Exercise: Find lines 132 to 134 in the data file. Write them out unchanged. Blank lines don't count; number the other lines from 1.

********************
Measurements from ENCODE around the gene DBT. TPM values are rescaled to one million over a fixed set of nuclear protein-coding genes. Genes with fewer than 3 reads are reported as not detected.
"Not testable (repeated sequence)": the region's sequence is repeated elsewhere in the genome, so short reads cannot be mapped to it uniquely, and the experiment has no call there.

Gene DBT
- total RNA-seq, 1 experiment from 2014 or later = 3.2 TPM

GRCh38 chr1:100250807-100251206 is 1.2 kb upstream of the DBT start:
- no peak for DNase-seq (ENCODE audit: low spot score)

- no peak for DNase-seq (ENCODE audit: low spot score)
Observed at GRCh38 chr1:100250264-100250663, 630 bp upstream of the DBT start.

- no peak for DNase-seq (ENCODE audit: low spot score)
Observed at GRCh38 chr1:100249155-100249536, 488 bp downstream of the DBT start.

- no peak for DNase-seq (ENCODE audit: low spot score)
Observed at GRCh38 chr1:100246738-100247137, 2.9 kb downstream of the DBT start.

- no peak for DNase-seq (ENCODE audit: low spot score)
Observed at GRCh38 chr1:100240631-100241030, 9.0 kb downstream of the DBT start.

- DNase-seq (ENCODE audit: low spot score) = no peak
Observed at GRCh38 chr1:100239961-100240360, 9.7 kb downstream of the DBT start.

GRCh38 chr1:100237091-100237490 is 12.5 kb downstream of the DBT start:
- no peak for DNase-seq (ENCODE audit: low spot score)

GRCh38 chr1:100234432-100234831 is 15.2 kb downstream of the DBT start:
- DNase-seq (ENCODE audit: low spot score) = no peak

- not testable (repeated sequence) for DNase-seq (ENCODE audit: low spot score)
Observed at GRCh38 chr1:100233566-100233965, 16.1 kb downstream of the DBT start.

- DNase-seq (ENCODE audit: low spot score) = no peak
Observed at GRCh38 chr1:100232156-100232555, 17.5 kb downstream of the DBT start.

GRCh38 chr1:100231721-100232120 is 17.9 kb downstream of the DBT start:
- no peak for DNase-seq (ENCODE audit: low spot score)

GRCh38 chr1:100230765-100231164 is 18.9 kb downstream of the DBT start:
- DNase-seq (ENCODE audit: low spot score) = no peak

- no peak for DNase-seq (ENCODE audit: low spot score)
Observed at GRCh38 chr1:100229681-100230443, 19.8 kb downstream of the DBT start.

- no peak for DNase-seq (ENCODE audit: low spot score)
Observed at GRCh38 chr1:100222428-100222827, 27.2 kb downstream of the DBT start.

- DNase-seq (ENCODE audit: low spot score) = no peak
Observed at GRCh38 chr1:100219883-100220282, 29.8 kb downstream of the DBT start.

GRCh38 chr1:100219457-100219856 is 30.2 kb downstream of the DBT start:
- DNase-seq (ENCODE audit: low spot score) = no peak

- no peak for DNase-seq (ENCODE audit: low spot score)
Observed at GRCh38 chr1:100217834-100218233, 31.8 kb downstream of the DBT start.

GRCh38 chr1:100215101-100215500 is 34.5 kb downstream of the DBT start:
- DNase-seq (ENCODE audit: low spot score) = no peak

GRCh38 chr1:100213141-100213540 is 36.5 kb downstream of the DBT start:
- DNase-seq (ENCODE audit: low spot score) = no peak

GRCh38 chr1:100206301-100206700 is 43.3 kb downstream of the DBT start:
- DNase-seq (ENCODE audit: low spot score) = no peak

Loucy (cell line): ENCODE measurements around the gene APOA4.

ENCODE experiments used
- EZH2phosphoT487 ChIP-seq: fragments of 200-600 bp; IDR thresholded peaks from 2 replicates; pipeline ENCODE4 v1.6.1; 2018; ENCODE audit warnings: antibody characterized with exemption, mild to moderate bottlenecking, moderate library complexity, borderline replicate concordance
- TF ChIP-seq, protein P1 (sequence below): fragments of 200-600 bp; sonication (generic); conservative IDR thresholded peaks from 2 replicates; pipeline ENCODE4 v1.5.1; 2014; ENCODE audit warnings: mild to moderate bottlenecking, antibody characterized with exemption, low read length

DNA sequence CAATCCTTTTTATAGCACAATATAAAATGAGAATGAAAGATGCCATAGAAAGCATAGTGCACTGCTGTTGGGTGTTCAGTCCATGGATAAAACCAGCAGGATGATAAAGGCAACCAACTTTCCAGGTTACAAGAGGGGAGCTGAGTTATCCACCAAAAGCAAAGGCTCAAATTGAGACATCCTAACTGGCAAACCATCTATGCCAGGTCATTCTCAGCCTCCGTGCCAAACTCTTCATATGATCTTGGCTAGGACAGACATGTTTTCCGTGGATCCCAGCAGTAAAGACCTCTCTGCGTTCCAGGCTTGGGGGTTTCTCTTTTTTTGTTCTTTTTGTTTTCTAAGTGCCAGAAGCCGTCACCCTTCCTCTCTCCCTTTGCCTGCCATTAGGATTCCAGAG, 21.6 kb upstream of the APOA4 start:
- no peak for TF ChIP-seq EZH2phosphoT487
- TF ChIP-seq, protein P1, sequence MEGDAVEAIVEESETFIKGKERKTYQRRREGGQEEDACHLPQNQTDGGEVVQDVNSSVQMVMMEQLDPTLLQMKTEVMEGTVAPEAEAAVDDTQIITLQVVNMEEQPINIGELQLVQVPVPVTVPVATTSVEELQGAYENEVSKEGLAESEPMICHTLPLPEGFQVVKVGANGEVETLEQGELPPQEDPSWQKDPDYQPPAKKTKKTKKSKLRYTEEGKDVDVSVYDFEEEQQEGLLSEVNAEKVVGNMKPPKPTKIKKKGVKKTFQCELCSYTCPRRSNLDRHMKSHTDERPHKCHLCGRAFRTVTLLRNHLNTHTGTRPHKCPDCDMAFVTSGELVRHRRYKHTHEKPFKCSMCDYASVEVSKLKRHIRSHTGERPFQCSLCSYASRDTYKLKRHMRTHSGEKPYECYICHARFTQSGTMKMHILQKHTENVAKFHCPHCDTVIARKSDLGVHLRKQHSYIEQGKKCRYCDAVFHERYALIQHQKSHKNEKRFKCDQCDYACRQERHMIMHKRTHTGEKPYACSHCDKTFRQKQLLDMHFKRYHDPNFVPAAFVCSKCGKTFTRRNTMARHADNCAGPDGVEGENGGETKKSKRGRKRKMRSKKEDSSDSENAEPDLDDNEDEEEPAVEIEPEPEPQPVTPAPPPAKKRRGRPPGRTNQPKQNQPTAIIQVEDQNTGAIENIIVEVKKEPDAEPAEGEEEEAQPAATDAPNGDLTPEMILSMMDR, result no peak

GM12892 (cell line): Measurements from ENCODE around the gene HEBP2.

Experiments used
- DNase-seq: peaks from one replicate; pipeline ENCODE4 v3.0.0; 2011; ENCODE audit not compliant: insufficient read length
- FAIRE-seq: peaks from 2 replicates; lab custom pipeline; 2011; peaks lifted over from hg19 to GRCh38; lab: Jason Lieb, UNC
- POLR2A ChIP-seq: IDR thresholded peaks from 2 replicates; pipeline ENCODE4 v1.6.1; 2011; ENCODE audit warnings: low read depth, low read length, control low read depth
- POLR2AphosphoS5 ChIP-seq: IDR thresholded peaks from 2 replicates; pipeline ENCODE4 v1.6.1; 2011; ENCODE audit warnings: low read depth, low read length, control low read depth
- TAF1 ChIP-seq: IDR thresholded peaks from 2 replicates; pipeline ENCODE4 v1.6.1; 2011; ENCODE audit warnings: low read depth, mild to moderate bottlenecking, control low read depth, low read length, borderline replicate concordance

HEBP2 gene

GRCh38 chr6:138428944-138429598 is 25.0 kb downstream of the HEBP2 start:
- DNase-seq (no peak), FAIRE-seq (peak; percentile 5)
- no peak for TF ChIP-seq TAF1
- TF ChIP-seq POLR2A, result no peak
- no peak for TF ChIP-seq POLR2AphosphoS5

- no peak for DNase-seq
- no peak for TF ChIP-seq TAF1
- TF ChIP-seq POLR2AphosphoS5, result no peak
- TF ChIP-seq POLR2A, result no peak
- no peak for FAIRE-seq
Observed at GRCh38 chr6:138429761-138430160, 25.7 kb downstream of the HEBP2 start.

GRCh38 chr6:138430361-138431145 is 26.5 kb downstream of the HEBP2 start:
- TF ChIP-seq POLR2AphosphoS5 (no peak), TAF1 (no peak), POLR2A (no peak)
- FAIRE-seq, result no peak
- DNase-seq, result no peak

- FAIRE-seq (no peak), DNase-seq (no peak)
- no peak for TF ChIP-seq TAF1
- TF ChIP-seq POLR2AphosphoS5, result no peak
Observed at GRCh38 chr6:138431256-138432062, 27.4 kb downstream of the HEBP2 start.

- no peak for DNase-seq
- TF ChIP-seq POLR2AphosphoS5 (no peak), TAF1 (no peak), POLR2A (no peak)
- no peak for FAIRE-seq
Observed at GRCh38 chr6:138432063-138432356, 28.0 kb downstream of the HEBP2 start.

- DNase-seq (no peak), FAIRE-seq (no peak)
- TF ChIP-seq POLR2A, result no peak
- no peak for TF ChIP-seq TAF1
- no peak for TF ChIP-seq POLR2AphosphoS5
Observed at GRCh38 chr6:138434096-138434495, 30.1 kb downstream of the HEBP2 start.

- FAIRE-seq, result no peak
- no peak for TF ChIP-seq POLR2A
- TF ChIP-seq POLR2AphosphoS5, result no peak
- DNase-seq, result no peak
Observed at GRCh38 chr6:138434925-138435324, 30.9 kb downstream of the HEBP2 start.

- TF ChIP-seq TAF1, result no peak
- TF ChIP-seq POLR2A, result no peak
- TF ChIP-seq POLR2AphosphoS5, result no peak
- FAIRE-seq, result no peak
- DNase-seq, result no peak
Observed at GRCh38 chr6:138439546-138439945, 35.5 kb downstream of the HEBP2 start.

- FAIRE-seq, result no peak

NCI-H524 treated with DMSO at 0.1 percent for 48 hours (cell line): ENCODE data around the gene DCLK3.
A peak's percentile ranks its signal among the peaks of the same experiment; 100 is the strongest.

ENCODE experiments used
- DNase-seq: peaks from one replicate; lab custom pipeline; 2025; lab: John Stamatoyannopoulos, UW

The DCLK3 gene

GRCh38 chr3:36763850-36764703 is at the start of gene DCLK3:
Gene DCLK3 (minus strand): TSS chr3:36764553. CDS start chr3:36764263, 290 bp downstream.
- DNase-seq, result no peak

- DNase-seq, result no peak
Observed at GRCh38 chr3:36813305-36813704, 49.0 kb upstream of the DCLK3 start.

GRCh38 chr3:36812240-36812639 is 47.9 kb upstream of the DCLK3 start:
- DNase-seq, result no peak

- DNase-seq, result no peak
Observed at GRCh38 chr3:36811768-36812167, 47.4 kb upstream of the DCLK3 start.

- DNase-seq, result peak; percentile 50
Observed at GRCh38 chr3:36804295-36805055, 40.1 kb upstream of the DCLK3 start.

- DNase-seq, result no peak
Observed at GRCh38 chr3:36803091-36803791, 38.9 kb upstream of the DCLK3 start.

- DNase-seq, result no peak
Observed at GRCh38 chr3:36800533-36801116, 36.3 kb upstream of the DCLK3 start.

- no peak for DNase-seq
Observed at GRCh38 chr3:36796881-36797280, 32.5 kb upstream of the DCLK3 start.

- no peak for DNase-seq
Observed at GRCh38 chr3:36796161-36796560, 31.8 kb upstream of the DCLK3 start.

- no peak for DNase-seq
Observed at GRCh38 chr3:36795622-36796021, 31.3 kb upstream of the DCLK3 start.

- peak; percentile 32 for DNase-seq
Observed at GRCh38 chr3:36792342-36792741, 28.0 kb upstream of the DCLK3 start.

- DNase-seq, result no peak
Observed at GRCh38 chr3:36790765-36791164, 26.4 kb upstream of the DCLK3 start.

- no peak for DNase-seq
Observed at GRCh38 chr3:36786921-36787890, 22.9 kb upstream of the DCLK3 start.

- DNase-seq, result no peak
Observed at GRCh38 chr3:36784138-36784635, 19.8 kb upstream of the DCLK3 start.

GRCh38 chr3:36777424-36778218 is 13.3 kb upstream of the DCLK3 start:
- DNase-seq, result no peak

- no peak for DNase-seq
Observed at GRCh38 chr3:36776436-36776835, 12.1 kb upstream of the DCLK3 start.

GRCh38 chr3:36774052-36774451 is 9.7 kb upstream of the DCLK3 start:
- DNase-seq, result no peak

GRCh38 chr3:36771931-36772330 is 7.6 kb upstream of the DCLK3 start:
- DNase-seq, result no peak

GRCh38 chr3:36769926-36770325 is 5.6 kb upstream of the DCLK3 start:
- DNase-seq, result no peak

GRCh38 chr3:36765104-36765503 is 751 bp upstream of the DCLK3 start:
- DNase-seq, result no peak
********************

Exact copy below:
- DNase-seq, result no peak
Observed at GRCh38 chr3:36784138-36784635, 19.8 kb upstream of the DCLK3 start.

GRCh38 chr3:36777424-36778218 is 13.3 kb upstream of the DCLK3 start: